Indie filmmaker Rick Alverson has been described by Screen International as “one of the more idiosyncratic voices in American independent cinema of late, with discomforting tales involving unpleasant characters.”

The lead in his 2012 “The Comedy,” for instance, spent his days wandering around with his friends, mocking strangers, while 2015’s “Entertainment,” centered on a stand-up comic whose career is dwindling along with his own relationship to his audience. 


Jeff Goldblum in a scene from The Mountain, courtesy Kino Lorber

Now comes “The Mountain,” a film set in the 1950s and focused on an introverted photographer (Tye Sheridan) who travels with an eccentric lobotomist (Jeff Goldblum) from hospital to hospital, documenting the doctor as he performs and promotes his bizarre procedure. All the while, controversy over the lobotomist and his methods begin to mount as the photographer, whose mother herself was institutionalized, begins to empathize with the patients.

IndieWire calls the film “a somber and lyrical achievement.” Its review warns, however, that “fans of Goldblum’s typically exuberant, irony-laced performances will be caught off-guard by the sadder, withdrawn figure the actor plays here, but that itself is key to the movie’s unique spell, as it deconstructs the country’s psychology from the inside out.”


Casting Networks spoke to Alverson about how he cast the leads for “The Mountain.” 


The charming and charismatic Jeff Goldblum who we know from “Jurassic Park” or the “Life Aquatic” and “The Grand Budapest Hotel” is nowhere to be found here. What made you decide to cast him in a role like this?

I’m fascinated by the energy that can be created by subverting audience’s expectations. I’m also very interested in the constructive nature of discomfort in cinema. There is an awareness of a flirtation with the audiences’ expectations of what Jeff Goldblum would deliver. But his performance in this film is unique in his career insofar that his charm is more muted. I was interested in the audiences’ expectation of him and weaponizing his natural charisma to some degree.


Why so?

The entire project for both me and Jeff was a process of de-romanticizing not just an era but cinematic representations of that era. It’s a place in history that the “Making America Great Again” slogan points to. And we now know that the cinematic representations of the ’50s and this supposed artificial utopia of that time was a very different experience for the majority of the populace in real life.


Who was cast first, Tye or Jeff?

Tye was in my previous film, “Entertainment,” where he played a very different character—an animated, hyperbolic obscene clown. He was incredible to work with, and we got along really well. We’re friends so we jumped into this together. I had been developing this with Tye on board for several years.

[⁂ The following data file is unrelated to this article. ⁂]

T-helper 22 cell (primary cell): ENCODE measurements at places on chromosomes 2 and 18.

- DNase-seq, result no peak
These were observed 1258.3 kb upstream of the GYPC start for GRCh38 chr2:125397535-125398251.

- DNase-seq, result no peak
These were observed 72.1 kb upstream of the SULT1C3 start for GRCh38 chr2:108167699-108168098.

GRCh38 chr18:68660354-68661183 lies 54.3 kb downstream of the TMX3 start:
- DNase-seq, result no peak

Tye Sheridan and Jeff Goldblum in a scene from The Mountain, courtesy Kino Lorber


Tye hardly says a word in this film. What this casting choice also about subverting audiences’ expectations of him?

Tye first surprised me on “Entertainment” because the films he’d done previously were films like “Mud” and “Tree of Life” and “Joe,” where his talents as an empathic, vulnerable, fragile young man were on full display. He was known for that. In “Entertainment,” he came out of that shell so dramatically, and I saw this dynamic. So, he and I purposely and mischievously didn’t use any of that dynamic of his as performer in “The Mountain.” We wanted him to be this unknown quantity.

Protagonists are traditionally very welcoming and sympathetic, but we wanted him to be kind of an obstruction, and the one thing we could never really know.


Did you have a chemistry test between Jeff and Tye before teaming them together on screen?

For this film, I was much more interested in the struggle for connection. Jeff and Tye got along very well, but I like actors to discover (a connection) and flail a little bit. To me, there is a kind of vitality in that.


Who helped you in the casting process?

Some of the casting came from people I knew and had connections to. Avy Kaufman came on pretty early and was instrumental in ironing out the major roles. We had locals casting in upstate New York.


You employ a lot of non-actors in your movies. Is that important to you?

My first two films were largely non-actors. I’ve always been interested in that approach. To be crude about it, you want to cut through some of the artifice that the industry has developed around representing actors. There’s a lot of augmentation and obfuscation in the hiding of their personalities that the industry does. It’s an obstruction. It’s bad for actors. It’s bad for directors. I want to cut through that.


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